Here's the background by researchers Martin Vuagnoux and Sylvain Pasini:
To determine if wired keyboards generate compromising emanations, we measured the electromagnetic radiations emitted when keys are pressed. To analyze compromising radiations, we generally use a receiver tuned on a specific frequency. However, this method may not be optimal: the signal does not contain the maximal entropy since a significant amount of information is lost.
Our approach was to acquire the signal directly from the antenna and to work on the whole captured electromagnetic spectrum.
We found 4 different ways (including the Kuhn attack) to fully or partially recover keystrokes from wired keyboards at a distance up to 20 meters, even through walls. We tested 11 different wired keyboard models bought between 2001 and 2008 (PS/2, USB and laptop). They are all vulnerable to at least one of our 4 attacks.
We conclude that wired computer keyboards sold in the stores generate compromising emanations (mainly because of the cost pressures in the design). Hence they are not safe to transmit sensitive information. No doubt that our attacks can be significantly improved, since we used relatively unexpensive equipments.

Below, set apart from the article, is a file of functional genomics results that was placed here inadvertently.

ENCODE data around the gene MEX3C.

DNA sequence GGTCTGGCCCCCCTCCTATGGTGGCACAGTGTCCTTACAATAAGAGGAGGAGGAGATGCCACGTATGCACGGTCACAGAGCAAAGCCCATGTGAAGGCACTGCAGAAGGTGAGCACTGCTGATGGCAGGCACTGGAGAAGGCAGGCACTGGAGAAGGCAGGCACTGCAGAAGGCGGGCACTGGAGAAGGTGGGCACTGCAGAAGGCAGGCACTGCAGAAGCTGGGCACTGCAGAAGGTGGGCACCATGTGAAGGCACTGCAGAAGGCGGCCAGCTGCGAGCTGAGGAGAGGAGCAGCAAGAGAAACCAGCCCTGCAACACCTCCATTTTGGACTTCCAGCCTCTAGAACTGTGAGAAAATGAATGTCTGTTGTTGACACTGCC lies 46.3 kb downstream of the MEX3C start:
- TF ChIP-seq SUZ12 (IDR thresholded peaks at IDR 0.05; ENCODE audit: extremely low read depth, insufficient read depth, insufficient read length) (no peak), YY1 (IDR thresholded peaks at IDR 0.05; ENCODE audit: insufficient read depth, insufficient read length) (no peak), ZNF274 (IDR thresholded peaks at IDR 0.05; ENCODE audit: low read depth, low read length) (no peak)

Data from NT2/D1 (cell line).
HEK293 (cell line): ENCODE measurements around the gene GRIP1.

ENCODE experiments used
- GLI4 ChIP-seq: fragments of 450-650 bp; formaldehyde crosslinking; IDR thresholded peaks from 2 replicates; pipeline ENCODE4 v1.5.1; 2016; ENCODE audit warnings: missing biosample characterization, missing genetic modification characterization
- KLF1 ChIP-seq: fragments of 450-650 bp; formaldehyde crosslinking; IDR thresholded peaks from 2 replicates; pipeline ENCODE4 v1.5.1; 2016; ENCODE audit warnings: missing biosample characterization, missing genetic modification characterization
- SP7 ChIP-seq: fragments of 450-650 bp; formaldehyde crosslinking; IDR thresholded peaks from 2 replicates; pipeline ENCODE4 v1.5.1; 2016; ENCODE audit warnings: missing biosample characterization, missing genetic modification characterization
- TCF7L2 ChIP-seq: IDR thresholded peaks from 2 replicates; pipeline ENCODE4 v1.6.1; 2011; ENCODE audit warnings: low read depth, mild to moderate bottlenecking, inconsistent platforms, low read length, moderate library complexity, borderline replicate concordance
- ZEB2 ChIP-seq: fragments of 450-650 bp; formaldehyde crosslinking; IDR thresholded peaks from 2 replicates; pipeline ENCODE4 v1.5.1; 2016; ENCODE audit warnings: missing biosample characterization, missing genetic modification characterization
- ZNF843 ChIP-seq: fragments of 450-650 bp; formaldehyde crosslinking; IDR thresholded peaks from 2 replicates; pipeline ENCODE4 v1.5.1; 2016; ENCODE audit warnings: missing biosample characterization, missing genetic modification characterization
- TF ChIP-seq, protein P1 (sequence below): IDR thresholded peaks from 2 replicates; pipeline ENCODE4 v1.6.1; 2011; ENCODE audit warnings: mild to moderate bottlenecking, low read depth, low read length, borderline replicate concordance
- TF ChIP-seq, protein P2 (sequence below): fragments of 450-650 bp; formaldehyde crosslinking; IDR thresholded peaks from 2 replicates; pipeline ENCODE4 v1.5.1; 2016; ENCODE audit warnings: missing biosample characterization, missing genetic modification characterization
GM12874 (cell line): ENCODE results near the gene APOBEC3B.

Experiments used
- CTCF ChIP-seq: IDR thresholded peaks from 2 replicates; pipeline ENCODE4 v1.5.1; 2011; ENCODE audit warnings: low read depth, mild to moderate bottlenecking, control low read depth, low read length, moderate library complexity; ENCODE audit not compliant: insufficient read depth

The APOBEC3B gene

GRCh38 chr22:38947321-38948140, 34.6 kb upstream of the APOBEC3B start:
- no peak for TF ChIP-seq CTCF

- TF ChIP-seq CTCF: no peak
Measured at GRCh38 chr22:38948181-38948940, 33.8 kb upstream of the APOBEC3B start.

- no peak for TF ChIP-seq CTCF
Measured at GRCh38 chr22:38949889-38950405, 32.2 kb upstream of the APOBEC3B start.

So, should we be pulling on our tinfoil hats and disconnecting out keyboards? Should we be running to the hills?
Not so fast there ...
I've watched the two videos posted on these attacks and a few things struck me:
- First, this experiment was conducted in a lab with the antenna seemingly close to the keyboard and the the cable between the keyboard and PC carefully straightened out. This all seems very ideal to me.
- To me it seemed that the researchers did a lot to eliminate EM noise by using only a notebook. I'd like to see this done in an environment that's EM noisy.
- Anyone else wonder why the keystroke decoding software exits as soon as "trust no one" has been typed? Shouldn't it still be waiting for more keystrokes?
I'm not worried? Is anyone else?